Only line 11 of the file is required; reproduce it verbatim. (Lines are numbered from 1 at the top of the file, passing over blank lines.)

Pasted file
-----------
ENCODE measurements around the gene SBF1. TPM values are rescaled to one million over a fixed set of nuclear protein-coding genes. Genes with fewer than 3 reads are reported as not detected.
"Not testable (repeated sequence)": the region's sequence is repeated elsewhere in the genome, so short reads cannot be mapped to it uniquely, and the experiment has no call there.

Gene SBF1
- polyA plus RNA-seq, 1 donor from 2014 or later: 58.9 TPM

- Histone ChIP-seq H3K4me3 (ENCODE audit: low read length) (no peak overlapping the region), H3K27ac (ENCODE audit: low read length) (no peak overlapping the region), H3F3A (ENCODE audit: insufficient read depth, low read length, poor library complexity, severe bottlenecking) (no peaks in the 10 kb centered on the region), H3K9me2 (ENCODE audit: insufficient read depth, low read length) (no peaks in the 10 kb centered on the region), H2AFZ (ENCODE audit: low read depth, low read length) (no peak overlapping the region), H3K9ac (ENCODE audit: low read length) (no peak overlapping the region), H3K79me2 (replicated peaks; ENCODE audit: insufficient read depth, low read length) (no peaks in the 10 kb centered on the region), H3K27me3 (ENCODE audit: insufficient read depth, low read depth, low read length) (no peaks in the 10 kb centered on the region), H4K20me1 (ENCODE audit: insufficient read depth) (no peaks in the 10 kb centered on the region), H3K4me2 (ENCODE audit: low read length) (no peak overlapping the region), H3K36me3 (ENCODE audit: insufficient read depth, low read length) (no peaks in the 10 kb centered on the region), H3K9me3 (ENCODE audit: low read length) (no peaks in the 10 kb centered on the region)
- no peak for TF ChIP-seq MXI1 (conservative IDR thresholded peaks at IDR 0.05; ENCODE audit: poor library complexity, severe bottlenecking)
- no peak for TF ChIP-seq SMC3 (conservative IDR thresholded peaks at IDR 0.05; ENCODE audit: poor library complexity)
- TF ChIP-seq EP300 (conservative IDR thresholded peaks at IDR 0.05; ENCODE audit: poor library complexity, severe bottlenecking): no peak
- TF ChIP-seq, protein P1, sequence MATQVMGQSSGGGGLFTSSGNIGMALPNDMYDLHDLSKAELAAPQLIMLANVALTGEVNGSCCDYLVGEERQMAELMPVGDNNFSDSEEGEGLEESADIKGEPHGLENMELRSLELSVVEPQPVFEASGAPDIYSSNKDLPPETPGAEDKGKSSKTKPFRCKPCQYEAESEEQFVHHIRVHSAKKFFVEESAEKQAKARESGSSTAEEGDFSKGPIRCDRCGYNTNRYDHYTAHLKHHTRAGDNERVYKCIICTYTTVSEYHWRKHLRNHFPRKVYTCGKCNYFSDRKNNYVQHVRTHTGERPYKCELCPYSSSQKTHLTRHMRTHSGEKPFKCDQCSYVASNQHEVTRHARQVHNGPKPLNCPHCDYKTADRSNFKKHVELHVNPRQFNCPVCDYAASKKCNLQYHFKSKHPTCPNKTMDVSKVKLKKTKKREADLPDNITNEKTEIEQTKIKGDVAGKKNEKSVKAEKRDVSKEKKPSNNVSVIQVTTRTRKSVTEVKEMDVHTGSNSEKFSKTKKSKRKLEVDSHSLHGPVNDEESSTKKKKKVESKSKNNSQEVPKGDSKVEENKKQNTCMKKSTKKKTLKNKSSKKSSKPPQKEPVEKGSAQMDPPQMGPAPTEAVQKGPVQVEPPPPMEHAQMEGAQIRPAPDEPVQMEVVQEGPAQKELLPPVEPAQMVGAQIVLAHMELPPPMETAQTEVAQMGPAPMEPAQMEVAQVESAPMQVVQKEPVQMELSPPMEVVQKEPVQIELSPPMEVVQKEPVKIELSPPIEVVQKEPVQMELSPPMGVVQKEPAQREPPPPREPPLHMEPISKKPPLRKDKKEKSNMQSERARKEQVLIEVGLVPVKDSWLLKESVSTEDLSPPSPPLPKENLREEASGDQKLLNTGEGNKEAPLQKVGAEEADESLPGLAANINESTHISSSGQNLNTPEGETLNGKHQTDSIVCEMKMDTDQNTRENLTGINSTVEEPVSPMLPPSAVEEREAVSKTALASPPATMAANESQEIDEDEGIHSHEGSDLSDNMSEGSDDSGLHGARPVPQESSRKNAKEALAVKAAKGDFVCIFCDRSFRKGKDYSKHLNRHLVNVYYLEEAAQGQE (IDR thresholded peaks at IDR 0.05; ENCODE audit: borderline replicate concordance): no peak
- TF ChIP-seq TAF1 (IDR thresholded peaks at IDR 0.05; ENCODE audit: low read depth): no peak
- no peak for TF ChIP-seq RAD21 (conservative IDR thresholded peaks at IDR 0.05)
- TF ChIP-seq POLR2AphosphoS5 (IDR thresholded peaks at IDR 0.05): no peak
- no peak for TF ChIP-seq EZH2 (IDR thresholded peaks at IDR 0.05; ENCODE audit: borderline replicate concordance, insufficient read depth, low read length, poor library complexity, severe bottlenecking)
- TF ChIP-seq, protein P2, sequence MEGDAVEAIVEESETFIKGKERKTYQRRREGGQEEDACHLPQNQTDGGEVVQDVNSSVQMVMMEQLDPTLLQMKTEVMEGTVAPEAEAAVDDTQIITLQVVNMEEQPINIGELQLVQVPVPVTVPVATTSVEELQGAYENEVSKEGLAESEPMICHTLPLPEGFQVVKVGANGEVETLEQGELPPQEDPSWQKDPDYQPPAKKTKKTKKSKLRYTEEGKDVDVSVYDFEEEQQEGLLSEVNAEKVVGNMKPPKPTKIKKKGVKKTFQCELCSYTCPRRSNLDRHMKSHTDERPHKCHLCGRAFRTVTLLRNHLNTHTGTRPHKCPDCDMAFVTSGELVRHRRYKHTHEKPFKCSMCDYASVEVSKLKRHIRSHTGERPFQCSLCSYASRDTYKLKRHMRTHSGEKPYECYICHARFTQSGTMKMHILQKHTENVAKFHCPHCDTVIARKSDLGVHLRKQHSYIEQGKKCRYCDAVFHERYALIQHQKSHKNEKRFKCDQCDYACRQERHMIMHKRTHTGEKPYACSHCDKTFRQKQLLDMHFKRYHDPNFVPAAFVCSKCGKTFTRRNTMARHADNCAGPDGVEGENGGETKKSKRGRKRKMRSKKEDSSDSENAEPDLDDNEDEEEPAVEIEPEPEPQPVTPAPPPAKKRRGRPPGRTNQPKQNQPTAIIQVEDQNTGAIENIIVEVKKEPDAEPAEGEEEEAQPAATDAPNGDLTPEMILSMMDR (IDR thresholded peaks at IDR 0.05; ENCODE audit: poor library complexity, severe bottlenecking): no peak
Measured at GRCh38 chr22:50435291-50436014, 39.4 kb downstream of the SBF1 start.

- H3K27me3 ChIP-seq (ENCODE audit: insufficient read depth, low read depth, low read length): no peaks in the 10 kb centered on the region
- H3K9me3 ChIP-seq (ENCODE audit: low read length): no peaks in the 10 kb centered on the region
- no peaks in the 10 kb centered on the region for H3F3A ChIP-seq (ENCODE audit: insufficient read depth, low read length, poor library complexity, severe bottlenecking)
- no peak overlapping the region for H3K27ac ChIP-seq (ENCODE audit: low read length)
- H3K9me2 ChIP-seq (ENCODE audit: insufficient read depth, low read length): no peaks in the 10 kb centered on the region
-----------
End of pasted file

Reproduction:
- no peak for TF ChIP-seq RAD21 (conservative IDR thresholded peaks at IDR 0.05)